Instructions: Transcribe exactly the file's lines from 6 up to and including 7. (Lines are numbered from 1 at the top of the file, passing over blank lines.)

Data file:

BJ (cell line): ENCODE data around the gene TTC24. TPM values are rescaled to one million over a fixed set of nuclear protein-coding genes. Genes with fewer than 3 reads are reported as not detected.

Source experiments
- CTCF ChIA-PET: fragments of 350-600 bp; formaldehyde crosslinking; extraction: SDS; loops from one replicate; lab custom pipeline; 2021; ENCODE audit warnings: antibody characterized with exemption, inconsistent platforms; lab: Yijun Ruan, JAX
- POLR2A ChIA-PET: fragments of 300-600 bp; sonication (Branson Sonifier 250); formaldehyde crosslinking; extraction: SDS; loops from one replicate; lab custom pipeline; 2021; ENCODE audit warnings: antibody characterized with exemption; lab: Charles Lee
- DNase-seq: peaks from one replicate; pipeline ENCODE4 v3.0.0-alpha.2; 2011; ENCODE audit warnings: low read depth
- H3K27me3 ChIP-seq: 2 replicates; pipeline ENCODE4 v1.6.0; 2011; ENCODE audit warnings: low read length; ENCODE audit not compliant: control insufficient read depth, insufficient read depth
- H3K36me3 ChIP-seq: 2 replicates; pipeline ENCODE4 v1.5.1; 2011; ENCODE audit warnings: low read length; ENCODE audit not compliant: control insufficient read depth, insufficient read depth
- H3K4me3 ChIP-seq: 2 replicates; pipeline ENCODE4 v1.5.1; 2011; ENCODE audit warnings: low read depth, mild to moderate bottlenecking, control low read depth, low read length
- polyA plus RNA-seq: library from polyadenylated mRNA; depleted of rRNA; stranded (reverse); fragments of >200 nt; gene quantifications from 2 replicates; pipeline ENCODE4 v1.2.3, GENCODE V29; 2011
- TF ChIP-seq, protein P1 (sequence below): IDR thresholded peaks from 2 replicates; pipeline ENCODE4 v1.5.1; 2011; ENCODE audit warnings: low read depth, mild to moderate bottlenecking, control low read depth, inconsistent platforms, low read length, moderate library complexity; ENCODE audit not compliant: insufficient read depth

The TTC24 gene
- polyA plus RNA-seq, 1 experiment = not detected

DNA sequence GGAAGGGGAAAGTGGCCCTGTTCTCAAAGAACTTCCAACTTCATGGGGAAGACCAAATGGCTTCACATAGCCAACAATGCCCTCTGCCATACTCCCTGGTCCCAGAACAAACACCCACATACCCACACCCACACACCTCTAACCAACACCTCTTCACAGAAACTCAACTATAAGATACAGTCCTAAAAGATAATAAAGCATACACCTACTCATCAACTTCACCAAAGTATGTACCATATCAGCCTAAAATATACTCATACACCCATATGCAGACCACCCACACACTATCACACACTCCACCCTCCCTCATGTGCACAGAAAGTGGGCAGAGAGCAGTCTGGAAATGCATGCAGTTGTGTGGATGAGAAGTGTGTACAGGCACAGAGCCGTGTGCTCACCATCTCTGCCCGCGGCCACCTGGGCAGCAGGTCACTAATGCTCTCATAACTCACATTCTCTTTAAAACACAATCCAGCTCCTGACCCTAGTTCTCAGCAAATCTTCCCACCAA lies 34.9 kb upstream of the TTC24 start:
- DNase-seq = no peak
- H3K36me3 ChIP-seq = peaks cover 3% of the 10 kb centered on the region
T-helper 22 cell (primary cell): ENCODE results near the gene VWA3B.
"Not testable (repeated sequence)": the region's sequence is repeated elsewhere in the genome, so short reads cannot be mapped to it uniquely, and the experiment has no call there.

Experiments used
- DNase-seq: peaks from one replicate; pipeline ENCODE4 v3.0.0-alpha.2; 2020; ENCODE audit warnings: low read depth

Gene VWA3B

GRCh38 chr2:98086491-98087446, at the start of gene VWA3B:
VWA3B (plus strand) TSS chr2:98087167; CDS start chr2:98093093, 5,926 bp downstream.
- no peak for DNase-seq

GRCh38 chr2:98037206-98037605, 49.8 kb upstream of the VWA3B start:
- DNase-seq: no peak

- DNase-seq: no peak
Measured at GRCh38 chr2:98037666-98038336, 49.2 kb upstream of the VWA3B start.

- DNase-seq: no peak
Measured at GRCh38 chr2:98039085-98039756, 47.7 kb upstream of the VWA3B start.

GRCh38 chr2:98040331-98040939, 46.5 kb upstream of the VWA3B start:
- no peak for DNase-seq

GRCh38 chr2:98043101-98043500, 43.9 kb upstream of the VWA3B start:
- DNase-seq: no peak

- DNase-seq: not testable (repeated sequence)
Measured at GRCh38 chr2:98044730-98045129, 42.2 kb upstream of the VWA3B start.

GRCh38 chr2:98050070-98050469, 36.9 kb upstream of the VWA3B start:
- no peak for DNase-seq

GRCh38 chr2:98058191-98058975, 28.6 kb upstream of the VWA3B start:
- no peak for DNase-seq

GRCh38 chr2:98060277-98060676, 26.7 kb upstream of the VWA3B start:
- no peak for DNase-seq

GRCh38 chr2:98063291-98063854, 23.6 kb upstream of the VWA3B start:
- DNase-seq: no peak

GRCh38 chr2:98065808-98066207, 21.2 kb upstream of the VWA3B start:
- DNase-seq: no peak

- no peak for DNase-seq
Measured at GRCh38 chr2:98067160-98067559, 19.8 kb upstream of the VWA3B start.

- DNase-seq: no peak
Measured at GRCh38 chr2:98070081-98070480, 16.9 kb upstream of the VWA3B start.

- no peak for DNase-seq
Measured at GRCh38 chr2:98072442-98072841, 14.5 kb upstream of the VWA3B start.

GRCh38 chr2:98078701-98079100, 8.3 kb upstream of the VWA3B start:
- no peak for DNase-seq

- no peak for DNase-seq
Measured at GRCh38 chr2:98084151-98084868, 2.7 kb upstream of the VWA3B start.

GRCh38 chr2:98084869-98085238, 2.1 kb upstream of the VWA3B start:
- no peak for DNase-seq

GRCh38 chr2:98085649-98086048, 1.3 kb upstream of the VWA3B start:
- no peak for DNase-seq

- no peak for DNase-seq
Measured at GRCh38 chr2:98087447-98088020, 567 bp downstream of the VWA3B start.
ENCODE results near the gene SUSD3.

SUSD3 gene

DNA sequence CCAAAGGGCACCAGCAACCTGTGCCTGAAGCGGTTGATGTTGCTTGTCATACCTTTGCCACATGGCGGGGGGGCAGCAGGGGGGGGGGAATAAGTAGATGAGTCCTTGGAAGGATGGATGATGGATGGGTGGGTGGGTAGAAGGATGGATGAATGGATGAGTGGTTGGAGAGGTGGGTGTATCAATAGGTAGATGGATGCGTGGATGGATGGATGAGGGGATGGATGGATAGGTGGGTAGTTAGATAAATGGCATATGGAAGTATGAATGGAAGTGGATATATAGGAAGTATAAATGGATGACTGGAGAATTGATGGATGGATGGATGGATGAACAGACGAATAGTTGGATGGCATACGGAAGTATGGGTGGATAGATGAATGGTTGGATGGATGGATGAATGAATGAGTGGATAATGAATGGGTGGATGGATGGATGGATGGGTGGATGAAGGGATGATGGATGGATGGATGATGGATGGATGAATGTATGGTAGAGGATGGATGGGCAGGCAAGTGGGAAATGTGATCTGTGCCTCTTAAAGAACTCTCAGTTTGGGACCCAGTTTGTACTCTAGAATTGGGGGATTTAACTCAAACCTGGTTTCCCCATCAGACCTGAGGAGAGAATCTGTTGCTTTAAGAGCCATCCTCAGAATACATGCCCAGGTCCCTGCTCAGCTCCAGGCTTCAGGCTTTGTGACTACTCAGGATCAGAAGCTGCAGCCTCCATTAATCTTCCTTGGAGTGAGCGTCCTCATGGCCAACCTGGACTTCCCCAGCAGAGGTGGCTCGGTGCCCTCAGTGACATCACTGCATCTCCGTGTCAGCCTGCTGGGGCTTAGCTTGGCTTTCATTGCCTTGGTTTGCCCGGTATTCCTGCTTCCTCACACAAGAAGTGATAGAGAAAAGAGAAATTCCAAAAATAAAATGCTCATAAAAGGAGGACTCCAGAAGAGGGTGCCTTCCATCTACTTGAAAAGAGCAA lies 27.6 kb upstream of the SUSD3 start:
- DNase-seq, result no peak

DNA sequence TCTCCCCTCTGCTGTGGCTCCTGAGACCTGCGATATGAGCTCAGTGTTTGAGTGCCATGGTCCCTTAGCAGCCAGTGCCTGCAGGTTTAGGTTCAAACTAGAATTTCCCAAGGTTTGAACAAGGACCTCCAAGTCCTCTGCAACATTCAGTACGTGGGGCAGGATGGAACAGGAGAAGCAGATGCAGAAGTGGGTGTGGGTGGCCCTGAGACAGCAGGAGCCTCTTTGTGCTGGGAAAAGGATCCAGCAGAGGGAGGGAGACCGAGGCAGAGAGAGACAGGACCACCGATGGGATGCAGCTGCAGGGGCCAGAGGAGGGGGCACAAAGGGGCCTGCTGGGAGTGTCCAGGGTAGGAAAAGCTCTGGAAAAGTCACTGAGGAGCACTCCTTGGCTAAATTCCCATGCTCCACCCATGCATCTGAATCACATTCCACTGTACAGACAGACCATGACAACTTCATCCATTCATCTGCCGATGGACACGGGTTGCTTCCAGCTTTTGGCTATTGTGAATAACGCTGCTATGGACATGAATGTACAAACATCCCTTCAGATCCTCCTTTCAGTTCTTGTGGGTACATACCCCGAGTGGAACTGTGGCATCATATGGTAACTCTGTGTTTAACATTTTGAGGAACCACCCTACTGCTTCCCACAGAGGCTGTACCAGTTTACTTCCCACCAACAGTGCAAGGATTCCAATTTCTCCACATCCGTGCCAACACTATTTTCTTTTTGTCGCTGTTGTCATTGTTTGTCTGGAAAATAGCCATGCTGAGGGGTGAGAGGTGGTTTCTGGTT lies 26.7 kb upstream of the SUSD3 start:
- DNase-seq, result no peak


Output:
- H3K27me3 ChIP-seq: 2 replicates; pipeline ENCODE4 v1.6.0; 2011; ENCODE audit warnings: low read length; ENCODE audit not compliant: control insufficient read depth, insufficient read depth
- H3K36me3 ChIP-seq: 2 replicates; pipeline ENCODE4 v1.5.1; 2011; ENCODE audit warnings: low read length; ENCODE audit not compliant: control insufficient read depth, insufficient read depth